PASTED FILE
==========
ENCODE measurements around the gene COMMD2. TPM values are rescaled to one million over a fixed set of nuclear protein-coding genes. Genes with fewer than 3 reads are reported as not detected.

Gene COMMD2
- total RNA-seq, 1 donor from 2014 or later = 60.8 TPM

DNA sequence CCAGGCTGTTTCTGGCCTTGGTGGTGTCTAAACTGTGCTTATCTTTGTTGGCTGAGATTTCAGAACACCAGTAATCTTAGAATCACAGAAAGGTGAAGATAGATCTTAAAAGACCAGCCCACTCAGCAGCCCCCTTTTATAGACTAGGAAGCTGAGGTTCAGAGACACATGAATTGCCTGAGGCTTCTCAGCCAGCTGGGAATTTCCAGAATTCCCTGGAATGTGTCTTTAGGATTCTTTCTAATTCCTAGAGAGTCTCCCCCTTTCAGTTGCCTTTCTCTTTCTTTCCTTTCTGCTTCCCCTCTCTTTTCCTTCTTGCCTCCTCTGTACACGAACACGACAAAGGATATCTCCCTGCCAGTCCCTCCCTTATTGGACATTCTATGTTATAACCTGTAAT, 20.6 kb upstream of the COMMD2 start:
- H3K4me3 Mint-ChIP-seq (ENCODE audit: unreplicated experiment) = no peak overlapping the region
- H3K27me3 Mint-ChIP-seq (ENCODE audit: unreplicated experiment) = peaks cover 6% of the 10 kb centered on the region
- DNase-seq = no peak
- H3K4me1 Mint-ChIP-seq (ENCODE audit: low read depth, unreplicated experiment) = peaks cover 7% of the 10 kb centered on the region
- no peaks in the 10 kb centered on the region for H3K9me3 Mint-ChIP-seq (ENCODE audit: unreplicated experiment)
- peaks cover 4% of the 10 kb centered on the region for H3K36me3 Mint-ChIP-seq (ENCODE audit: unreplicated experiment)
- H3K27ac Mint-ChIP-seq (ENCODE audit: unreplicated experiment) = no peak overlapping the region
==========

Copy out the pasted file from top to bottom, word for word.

ENCODE measurements around the gene COMMD2. TPM values are rescaled to one million over a fixed set of nuclear protein-coding genes. Genes with fewer than 3 reads are reported as not detected.

Gene COMMD2
- total RNA-seq, 1 donor from 2014 or later = 60.8 TPM

DNA sequence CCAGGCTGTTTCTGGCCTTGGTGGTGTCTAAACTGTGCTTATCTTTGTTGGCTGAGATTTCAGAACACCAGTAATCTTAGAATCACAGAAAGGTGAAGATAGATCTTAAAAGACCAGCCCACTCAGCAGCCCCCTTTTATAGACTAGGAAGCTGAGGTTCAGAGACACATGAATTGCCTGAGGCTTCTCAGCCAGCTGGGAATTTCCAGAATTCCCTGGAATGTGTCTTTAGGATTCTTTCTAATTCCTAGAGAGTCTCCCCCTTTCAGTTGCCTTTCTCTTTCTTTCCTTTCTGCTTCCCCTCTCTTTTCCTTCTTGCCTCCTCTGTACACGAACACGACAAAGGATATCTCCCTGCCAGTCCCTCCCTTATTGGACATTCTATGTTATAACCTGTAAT, 20.6 kb upstream of the COMMD2 start:
- H3K4me3 Mint-ChIP-seq (ENCODE audit: unreplicated experiment) = no peak overlapping the region
- H3K27me3 Mint-ChIP-seq (ENCODE audit: unreplicated experiment) = peaks cover 6% of the 10 kb centered on the region
- DNase-seq = no peak
- H3K4me1 Mint-ChIP-seq (ENCODE audit: low read depth, unreplicated experiment) = peaks cover 7% of the 10 kb centered on the region
- no peaks in the 10 kb centered on the region for H3K9me3 Mint-ChIP-seq (ENCODE audit: unreplicated experiment)
- peaks cover 4% of the 10 kb centered on the region for H3K36me3 Mint-ChIP-seq (ENCODE audit: unreplicated experiment)
- H3K27ac Mint-ChIP-seq (ENCODE audit: unreplicated experiment) = no peak overlapping the region